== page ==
Phoenix Film Festival 2017: Tonight She Comes


Typically every year there is at least one movie that blows me away. In fact, one year that honor belonged to a short film. Most of them I will never see again, which makes me sad. This year I wasn’t really digging anything, it’s not that I was flooded with bad movies, it’s just that nothing was really leaving me wanting more. I had one last movie to see and as I was researching it I came across a bunch of people talking about another one playing right after. It wasn’t on any of the posted schedules when I initially got my tickets, so I had no idea about it beforehand. So, before the movie on Monday, and much to the chagrin of my girlfriend, I went and got a ticket; luckily they still had some. The description sounded pretty generic, but it had all these festival tags on it, so I thought it must be good, but I had no idea what I was in for with Tonight She Comes.

The movie starts off like any other horror fare that would fall in line with its description, but it quickly moves into the “what the fuck” category. It moves so far into that spectrum that I hardly had time to decipher what was taking place on the screen. And I mean that in a positive way. I couldn’t sleep when I got home because I couldn’t stop thinking about what I had just witnessed. If I’m left pondering about movies after they’re over, it’s usually because of one of only a few reasons: it sucks, it is meant to be thought-provoking, or it’s just so off the wall, out of left field weird that you’re not sure what you’ve just seen. Tonight She Comes definitely falls in the final category.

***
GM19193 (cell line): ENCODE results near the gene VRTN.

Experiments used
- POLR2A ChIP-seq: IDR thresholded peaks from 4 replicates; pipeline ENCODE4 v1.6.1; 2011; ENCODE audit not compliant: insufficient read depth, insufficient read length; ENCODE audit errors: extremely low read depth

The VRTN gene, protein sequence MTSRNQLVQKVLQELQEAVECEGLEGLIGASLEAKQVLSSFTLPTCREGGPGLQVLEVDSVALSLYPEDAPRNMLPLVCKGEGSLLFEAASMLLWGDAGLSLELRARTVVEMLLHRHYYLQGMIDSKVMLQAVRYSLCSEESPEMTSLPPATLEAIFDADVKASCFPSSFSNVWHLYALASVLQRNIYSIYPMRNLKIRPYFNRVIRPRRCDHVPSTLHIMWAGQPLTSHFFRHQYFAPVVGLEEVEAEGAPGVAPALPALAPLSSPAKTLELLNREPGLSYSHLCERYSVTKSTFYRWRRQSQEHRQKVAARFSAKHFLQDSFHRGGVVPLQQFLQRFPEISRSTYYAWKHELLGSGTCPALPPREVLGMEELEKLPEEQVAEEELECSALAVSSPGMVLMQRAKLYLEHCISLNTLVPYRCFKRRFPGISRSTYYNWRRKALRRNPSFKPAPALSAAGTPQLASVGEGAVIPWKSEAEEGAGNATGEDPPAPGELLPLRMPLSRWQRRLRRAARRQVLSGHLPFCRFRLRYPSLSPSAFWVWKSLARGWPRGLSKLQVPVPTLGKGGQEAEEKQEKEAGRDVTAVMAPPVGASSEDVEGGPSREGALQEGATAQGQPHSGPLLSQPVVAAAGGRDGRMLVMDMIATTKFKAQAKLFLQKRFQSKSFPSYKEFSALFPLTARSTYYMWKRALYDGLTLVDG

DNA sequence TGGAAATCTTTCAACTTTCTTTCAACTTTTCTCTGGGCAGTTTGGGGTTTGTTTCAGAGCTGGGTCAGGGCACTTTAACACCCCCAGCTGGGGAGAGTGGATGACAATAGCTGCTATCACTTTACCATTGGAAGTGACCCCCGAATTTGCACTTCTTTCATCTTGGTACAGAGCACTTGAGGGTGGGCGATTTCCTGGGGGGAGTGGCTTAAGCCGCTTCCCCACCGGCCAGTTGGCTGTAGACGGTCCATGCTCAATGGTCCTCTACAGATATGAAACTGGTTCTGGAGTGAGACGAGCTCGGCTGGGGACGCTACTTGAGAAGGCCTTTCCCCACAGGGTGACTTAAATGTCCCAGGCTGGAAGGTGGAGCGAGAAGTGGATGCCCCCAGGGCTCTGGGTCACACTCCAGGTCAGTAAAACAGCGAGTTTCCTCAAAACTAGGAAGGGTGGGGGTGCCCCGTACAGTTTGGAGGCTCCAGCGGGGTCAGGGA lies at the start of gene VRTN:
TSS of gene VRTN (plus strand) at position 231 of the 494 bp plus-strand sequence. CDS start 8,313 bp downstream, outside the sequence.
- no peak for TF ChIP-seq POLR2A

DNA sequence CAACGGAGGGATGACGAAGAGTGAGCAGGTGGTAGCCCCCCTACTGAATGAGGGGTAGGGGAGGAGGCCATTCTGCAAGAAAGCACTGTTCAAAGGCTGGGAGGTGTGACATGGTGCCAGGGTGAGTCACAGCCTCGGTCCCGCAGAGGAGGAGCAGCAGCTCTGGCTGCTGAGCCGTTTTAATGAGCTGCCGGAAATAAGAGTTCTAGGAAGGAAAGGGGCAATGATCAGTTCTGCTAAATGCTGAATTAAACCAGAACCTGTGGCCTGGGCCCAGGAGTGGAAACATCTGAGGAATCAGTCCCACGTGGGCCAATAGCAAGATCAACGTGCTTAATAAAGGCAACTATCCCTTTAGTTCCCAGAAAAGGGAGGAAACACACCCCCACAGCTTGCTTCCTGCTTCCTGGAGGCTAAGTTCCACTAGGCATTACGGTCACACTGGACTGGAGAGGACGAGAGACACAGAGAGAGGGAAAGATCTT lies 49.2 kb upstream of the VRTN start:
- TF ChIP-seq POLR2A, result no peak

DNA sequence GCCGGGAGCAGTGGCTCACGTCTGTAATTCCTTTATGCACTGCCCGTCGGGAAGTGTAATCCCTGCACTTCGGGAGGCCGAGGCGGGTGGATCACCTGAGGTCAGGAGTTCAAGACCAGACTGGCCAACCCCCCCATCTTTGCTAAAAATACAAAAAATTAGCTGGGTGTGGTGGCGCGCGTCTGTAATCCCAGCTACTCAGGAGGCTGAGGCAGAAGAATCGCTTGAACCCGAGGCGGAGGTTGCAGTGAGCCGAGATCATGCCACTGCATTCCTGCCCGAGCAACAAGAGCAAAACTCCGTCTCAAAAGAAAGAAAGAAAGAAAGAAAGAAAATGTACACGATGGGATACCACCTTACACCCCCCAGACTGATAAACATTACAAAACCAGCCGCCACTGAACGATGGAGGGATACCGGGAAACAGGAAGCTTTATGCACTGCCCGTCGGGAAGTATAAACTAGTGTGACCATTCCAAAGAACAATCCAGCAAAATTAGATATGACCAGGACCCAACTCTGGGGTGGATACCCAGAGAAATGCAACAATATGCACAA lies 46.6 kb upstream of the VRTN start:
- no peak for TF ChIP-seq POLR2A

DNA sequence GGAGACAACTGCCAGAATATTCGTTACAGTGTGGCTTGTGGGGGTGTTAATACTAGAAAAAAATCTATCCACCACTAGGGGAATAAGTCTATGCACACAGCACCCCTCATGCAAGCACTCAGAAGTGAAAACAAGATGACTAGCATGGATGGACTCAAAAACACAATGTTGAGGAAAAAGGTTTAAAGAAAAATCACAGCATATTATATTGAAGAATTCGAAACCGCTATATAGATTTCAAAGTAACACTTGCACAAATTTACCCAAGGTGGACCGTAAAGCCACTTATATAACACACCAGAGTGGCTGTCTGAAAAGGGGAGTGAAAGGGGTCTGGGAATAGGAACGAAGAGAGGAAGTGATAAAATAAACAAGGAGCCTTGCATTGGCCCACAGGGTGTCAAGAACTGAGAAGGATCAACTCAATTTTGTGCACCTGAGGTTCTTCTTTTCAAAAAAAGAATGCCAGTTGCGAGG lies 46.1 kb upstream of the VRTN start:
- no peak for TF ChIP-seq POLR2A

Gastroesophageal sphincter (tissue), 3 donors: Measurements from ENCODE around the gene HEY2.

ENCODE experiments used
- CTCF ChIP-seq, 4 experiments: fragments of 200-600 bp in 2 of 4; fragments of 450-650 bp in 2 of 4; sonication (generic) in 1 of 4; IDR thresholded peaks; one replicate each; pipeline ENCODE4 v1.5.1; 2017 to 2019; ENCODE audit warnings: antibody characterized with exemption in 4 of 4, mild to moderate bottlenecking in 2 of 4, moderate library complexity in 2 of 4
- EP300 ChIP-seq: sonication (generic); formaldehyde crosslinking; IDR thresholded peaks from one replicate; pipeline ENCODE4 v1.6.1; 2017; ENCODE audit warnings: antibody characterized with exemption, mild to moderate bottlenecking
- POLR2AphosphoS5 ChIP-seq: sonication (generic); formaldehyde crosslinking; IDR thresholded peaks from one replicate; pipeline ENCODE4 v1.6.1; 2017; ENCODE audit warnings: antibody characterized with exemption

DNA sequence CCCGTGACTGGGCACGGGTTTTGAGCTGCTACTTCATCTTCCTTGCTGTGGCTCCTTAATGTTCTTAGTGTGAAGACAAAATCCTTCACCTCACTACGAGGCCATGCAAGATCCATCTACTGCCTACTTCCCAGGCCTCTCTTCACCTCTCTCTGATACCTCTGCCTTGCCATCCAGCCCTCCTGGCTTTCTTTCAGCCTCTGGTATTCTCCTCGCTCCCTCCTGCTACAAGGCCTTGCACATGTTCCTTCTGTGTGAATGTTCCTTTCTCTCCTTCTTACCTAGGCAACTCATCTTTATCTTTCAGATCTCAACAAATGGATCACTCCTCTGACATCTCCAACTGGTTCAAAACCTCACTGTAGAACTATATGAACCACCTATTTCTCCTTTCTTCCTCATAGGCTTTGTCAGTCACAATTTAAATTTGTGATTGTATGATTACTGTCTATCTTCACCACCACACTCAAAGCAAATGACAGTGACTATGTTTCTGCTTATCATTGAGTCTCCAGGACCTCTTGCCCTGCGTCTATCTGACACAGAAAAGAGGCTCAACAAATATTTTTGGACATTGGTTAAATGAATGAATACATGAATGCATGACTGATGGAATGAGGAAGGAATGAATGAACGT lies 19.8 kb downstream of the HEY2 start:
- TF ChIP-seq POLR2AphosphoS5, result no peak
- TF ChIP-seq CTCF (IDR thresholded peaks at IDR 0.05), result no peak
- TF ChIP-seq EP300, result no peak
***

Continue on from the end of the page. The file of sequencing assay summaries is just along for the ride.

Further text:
The first thing I noticed was the score. The music in this is just a driving force that rarely lets up. It’s very John Carpenter-esque and it helps drive the insane pacing of the movie. When it was finished I was almost out of breath it moved so fast. If you’ve seen Beyond the Gates it’s the same composer. The movie actually draws a lot of inspiration from 80’s horror flicks, beyond the score. If you’re a fan of practical effects you’ll dig this too because there are a few moments, including the ending, that’ll make you cringe.

I had a chance to talk with director Matt Stuertz after I saw this and he had very interesting info to share, so make sure to give that a listen as well.


Synopsis: After a girl goes missing, two of her friends and a mysterious set of strangers find themselves drawn to the cabin in the woods where she disappeared. They will laugh, they will drink, they will kiss, they will make love, and THEY MUST ALL DIE.


About Author

Jim Lincoln (The Film Department)

A man of mystery and power, whose power is exceeded only by his mystery. Writer of things. Watcher of stuff. Quoter of movies. Master of puppets.

Leave A Reply